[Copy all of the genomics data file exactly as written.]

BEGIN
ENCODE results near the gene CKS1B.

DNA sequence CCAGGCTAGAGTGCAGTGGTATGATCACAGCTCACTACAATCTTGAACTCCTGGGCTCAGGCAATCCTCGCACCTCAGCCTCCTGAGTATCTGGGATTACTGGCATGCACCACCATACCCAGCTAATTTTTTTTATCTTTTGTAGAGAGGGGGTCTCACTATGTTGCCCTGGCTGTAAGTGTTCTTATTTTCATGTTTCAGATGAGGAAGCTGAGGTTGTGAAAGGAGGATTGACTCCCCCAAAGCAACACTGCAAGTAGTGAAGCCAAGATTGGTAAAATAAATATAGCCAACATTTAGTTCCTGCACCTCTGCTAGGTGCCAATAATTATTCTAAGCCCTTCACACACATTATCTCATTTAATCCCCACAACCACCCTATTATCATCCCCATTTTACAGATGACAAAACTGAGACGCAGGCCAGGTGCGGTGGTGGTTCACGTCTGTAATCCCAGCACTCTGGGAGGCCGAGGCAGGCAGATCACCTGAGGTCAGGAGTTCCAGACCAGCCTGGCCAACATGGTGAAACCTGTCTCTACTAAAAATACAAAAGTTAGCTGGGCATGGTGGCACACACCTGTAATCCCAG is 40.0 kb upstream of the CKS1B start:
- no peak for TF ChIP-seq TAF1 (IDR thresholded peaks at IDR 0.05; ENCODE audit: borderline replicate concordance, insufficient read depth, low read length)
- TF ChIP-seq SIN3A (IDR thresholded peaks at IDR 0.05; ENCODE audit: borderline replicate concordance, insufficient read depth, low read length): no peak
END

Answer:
ENCODE results near the gene CKS1B.

DNA sequence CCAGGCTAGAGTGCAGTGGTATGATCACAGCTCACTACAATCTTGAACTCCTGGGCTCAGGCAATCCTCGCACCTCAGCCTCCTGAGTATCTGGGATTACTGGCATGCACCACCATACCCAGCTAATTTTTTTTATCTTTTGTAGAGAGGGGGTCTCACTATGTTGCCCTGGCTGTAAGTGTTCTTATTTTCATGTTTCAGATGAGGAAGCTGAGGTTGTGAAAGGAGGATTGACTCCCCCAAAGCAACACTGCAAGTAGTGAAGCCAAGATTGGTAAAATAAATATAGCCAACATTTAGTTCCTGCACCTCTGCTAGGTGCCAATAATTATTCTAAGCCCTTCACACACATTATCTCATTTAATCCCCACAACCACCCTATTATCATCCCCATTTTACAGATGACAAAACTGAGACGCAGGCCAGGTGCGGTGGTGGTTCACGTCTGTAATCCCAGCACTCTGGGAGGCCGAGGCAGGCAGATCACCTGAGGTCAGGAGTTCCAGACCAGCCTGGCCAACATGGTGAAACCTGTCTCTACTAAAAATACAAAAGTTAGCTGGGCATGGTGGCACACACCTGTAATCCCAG is 40.0 kb upstream of the CKS1B start:
- no peak for TF ChIP-seq TAF1 (IDR thresholded peaks at IDR 0.05; ENCODE audit: borderline replicate concordance, insufficient read depth, low read length)
- TF ChIP-seq SIN3A (IDR thresholded peaks at IDR 0.05; ENCODE audit: borderline replicate concordance, insufficient read depth, low read length): no peak